Strategic Planning and Time Management

Introduction to Strategic Planning
If you don't know where your business is going, any road will get you there. What is a Strategic Plan? Entrepreneurs and business managers are often so preoccupied with immediate issues that they lose sight of their ultimate objectives. That's why a business review or preparation of a strategic plan is a virtual necessity. This may not be a recipe for success, but without it a business is much more likely to fail. A sound plan should:
• • • • •

Serve as a framework for decisions or for securing support/approval. Provide a basis for more detailed planning. Explain the business to others in order to inform, motivate & involve. Assist benchmarking & performance monitoring. Stimulate change and become building block for next plan.

A strategic plan should not be confused with a business plan. The former is likely to be a (very) short document whereas a business plan is usually a much more substantial and detailed document. A strategic plan can provide the foundation and frame work for a business plan. A strategic plan is not the same thing as an operational plan. The former should be visionary, conceptual and directional in contrast to an operational plan which is likely to be shorter term, tactical, focused, implementable and measurable. As an example, compare the process of planning a vacation (where, when, duration, budget, who goes, how travel are all strategic issues) with the final preparations (tasks, deadlines, funding, weather, packing, transport and so on are all operational matters). A satisfactory strategic plan must be realistic and attainable so as to allow managers and entrepreneurs to think strategically and act operationally. Basic Approach to Strategic Planning Some essential points which should to be observed during the planning process include the following: Relate to the medium term i.e. 2/4 years Focus on matters of strategic importance Be separated from day-to-day work Be realistic, detached and critical Distinguish between cause and effect Be reviewed periodically Be written down.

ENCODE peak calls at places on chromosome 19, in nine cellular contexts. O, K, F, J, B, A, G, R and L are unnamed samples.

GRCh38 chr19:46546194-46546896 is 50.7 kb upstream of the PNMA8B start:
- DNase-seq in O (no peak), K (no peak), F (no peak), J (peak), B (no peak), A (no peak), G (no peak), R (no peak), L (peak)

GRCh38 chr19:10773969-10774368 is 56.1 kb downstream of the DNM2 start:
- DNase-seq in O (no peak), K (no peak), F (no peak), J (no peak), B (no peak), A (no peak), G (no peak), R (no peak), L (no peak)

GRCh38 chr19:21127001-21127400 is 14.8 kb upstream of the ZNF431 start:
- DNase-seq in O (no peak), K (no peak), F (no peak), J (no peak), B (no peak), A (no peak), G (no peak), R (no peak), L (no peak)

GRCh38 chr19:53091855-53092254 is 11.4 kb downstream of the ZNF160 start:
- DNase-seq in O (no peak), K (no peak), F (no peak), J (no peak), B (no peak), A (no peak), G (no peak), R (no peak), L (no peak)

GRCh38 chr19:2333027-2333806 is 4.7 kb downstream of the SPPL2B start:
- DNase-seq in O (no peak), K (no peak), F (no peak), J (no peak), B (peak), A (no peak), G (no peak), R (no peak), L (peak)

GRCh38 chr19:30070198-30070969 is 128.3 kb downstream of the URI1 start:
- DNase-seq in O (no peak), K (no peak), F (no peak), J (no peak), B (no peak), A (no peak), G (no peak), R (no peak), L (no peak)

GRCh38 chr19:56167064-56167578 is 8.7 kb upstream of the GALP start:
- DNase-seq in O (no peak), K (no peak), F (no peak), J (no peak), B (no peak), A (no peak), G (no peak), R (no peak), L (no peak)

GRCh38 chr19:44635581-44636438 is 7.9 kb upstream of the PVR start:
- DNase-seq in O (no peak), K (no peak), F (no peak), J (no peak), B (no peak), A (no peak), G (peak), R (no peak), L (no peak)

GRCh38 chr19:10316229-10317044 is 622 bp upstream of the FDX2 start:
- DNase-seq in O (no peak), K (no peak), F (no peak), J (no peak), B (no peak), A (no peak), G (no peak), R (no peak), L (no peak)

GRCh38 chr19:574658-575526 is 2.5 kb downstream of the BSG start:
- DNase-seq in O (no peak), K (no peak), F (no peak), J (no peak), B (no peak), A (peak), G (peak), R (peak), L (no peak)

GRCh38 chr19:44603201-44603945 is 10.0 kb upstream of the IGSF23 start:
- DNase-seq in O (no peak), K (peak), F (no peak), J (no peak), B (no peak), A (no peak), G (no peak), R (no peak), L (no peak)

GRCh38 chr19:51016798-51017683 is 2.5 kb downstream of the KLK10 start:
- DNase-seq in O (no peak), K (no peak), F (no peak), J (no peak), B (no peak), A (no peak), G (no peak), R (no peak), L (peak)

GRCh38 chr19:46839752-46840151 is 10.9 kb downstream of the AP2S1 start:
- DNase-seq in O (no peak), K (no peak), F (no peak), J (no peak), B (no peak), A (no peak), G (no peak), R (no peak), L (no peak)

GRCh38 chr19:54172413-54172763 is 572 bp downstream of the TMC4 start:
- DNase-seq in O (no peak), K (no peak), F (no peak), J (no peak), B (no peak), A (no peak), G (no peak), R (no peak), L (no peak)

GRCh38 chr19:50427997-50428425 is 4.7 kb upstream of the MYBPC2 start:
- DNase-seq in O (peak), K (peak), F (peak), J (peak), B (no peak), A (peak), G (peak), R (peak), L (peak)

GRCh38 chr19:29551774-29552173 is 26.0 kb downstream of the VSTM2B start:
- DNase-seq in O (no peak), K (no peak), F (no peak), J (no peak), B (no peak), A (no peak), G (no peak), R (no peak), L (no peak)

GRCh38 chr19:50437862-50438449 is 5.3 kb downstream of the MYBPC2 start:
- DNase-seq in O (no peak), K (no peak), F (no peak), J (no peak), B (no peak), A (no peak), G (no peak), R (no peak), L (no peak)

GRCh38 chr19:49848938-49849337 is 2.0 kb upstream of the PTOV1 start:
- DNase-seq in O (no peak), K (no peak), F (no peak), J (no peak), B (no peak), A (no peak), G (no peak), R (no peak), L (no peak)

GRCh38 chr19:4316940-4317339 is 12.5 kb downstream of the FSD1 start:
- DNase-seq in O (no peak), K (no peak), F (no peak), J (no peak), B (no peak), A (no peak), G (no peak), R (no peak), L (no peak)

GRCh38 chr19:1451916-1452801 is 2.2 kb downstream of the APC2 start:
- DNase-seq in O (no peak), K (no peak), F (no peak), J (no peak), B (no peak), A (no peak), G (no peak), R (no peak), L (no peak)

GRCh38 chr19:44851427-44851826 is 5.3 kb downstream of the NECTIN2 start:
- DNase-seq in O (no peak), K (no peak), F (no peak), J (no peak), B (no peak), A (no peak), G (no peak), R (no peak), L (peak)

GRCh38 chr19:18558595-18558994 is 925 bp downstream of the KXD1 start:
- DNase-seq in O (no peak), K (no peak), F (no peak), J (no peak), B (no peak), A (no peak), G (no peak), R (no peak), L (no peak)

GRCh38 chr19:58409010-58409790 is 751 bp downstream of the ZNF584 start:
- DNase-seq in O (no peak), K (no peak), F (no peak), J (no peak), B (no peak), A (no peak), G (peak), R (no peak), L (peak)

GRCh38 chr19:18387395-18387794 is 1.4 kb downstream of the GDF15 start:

local community and other stakeholders. influenced by our environment and guided by our more stable core values and beliefs. employees. Values and beliefs form our attitudes and guide our behavior. Core values are the principles and standards at the very center of our character. Correctly defined. . us and those around us. Core values form the basis for our beliefs about life. it is desirable to clearly identify the current status. This then leads to strategy development covering the following issues discussed in more detail below: • • • • • Values Vision Mission Goals and Objectives Strategies Key Steps towards a Strategic Plan The Values The next element is to address the Values governing the operation of the business and its conduct or relationships with society at large. suppliers. customers.As the precursor to developing a strategic plan. Core values are extremely stable and change only very slowly over long periods of time. Threats and Opportunities. Weaknesses. the basic underlying foundation for both is our core values. objectives and strategies of an existing business or the latest thinking in respect of a new venture. Our outer or public shell of behaviors and skills can change rapidly and dramatically through our lives. and the human potential of ourselves and others. The behaviors we engage in are what people around us see. along with our skills and actions. these can be used as the basis for a critical examination to probe existing or perceived Strengths. Even though we frequently talk about mission and vision first. and from which we will not budge or stray.